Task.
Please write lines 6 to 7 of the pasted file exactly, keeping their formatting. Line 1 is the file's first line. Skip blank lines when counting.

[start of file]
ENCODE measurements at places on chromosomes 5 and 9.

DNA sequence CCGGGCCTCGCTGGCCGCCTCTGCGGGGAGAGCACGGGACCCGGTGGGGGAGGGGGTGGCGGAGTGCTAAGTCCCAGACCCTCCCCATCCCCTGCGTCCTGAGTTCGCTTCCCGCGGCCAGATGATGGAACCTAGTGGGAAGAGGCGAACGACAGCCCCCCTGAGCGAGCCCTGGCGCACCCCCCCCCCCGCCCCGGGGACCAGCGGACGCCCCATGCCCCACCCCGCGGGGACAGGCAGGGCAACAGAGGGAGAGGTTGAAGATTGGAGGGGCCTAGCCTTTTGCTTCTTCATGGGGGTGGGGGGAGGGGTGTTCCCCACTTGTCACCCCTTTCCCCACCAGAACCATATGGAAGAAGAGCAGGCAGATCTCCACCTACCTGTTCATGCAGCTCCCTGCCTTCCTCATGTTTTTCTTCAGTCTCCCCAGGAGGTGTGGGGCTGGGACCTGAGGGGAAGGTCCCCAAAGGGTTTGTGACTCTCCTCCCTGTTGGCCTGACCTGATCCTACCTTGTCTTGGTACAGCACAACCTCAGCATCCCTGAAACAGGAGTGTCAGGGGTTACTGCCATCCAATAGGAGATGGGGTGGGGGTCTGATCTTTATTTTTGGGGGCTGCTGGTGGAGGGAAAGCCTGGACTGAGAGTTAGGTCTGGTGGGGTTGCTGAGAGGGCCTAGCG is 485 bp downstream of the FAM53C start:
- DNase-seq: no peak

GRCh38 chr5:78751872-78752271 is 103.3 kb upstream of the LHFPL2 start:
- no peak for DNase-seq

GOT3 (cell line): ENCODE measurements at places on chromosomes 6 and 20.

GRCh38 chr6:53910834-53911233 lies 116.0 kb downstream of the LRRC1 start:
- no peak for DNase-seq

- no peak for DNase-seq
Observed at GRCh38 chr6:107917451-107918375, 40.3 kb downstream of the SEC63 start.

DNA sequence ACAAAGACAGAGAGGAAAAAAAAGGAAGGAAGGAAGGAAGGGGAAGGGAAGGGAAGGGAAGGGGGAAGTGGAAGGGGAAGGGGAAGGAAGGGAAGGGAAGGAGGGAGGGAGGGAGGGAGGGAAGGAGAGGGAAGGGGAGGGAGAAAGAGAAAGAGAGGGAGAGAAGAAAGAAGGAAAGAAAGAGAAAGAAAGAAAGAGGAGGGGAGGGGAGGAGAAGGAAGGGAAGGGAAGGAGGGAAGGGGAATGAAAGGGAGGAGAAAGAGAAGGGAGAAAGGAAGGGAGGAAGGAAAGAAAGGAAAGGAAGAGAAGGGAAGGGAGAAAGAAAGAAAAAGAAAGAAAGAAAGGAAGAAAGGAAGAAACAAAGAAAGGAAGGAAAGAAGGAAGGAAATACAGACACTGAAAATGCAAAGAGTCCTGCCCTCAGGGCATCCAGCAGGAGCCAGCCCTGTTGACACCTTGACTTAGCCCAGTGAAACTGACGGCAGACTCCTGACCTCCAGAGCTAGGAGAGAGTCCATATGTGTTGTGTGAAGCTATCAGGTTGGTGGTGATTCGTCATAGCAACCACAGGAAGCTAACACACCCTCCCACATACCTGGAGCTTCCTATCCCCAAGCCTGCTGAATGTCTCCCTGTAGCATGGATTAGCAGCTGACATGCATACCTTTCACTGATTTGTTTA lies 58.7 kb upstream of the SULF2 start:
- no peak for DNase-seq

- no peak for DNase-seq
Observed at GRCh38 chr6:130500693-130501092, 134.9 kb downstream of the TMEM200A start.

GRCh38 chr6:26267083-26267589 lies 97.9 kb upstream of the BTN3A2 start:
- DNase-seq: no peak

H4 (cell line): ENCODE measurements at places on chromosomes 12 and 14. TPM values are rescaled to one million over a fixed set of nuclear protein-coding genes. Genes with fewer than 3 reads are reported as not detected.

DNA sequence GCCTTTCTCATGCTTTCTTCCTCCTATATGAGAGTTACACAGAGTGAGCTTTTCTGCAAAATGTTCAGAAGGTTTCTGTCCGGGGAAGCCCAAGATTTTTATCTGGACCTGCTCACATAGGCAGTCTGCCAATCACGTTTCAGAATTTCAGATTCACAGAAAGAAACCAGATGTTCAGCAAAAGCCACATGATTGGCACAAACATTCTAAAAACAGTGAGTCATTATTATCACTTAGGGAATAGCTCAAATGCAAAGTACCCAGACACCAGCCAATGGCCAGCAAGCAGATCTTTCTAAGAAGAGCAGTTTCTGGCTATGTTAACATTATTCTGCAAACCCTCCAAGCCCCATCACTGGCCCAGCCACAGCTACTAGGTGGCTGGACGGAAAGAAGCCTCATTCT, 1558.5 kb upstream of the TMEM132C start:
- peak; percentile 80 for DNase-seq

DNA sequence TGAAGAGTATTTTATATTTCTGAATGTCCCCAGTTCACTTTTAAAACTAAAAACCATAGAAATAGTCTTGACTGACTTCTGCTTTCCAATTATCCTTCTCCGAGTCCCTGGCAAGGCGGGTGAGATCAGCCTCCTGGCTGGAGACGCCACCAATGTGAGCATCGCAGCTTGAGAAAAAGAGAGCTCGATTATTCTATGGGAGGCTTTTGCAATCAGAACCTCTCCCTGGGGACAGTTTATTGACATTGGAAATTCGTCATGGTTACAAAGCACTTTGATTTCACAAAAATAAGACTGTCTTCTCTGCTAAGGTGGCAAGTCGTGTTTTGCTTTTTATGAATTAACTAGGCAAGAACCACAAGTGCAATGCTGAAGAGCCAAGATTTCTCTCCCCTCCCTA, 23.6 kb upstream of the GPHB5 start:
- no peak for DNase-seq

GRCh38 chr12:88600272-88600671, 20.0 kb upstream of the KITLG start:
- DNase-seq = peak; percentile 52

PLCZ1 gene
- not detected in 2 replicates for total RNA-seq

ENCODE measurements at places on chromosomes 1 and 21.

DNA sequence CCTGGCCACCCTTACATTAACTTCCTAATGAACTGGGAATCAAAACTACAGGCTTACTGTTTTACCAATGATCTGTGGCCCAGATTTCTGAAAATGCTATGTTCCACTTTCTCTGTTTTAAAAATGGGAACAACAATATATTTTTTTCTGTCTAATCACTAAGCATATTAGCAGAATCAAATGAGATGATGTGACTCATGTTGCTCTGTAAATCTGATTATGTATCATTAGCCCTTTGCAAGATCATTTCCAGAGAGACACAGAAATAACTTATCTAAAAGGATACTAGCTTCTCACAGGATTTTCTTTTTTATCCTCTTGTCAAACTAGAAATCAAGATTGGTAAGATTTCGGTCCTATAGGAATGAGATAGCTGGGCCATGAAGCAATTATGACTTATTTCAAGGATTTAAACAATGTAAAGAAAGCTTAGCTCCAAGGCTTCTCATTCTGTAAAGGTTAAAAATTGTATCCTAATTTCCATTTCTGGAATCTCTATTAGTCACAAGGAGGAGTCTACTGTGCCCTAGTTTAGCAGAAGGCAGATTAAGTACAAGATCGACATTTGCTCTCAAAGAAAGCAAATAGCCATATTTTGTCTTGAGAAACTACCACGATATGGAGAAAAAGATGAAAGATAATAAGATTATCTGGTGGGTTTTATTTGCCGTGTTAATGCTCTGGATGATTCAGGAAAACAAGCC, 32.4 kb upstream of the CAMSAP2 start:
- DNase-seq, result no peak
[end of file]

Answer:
GOT3 (cell line): ENCODE measurements at places on chromosomes 6 and 20.

GRCh38 chr6:53910834-53911233 lies 116.0 kb downstream of the LRRC1 start: